Can you name someone whose opinion you value, to whom you would look to for guidance, who might have an influence on how you conduct business? Chances are you can. You might think of that person as a mentor. But in a broad sense we have another term for it: “Thought leader.”
What is a thought leader? It’s someone who is on the forefront of an issue people care deeply about, and who has framed a thoughtful, insightful point of view on that subject. The issue can vary– thought leaders are found in every field, whether economics, business, medicine, or surfing. Thought leaders keep up with events, so they can join existing conversations or start new ones. They have charisma. They are people who can talk about an issue to news media, their peers, or outside audiences, and have their voices heard.
Being a thought leader sounds great, doesn’t it? But it isn’t easy to reach that goal. A thought leader needs to go beyond conventional wisdom to have real insight. He or she needs the ability to communicate effectively to a wide range of audiences. And they need authenticity. A thought leader can’t be seen as being “in it” for themselves. Audiences must believe that the thought leader really wants to help understand a complex topic.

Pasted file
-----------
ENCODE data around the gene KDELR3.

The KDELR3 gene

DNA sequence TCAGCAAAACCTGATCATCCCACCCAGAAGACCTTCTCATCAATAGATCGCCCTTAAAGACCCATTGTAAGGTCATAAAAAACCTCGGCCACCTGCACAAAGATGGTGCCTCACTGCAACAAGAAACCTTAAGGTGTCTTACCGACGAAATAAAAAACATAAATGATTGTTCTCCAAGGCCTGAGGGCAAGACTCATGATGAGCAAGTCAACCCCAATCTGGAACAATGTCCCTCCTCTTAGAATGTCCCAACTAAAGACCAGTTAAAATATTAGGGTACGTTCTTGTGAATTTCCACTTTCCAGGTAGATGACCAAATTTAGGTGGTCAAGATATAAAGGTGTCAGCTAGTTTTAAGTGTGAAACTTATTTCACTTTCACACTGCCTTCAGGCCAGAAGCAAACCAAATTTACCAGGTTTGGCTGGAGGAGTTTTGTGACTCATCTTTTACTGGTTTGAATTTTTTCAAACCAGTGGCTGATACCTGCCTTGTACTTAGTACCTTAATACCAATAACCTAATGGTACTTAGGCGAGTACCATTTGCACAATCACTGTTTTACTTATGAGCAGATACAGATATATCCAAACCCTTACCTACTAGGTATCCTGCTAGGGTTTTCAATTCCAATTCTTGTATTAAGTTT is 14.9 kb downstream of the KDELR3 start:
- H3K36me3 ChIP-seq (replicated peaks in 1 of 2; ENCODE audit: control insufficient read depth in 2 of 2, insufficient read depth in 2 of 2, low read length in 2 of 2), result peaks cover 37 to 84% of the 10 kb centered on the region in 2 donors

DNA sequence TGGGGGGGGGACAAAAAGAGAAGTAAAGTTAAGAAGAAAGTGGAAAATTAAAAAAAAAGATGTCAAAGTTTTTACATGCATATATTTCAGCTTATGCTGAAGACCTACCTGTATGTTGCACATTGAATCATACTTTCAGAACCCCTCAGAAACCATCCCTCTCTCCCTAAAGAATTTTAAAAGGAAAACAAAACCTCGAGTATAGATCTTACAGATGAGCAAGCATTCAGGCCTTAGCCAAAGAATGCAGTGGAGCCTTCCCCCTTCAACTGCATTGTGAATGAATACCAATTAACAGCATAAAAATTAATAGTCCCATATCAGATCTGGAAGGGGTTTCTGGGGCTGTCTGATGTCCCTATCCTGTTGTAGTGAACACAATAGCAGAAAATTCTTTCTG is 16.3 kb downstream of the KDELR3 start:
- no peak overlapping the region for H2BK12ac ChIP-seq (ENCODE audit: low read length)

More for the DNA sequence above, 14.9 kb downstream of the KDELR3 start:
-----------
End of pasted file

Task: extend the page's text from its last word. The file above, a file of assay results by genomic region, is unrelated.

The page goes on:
That said, there clearly are business benefits to becoming a thought leader. Such people are sought as conference speakers, consultants, and more. Which makes sense. Becoming a thought leader is a way of building a personal brand – one that inspires trust and confidence. And that’s good for business.
As a PR firm with offices in Seattle and Washington,D.C., we’re around a lot of people who are seen as thought leaders. And we work to position our clients as people with an authentic, meaningful voice. One great example is our work with Lewis Lee, an attorney with the Spokane firm of Lee & Hayes.
Lewis is a perfect example of a thought leader. He has a deep store of knowledge and wisdom on the subject of intellectual property, which he sees as fundamental to the health of the United States innovation driven economy in the coming years. He’s passionate about the subject – and that can’t be faked. And he’s able to explain clearly why intellectual property matters.
In our work with Lewis, we keep a close eye on any news cycles that involve intellectual property, patent reform, and the economy. Then we look for opportunities to have Lewis provide explanations or opinions on the news. In the early months of the business relationship, we worked to make Lewis known in news circles, and he was quoted in The Wall Street Journal, CNBC, the MIT Technology Review, and CNN Money.
Next, we placed him on national broadcast news programs to discuss the basics of patents and copyright. Eventually we placed articles under his byline for business publications and legal trade outlets. That in turn led to speaking opportunities at universities and industry events.
Lewis has the street cred to hold the position as thought leader in the intellectual property community – and we’re taking advantage of his valuable expertise to help him expand his relationships across the industry. Now Lewis has become a classic thought leader.
Do you or your business want your thoughts to be heard? Talk to us – we’ll help you reach your full potential to lead and influence.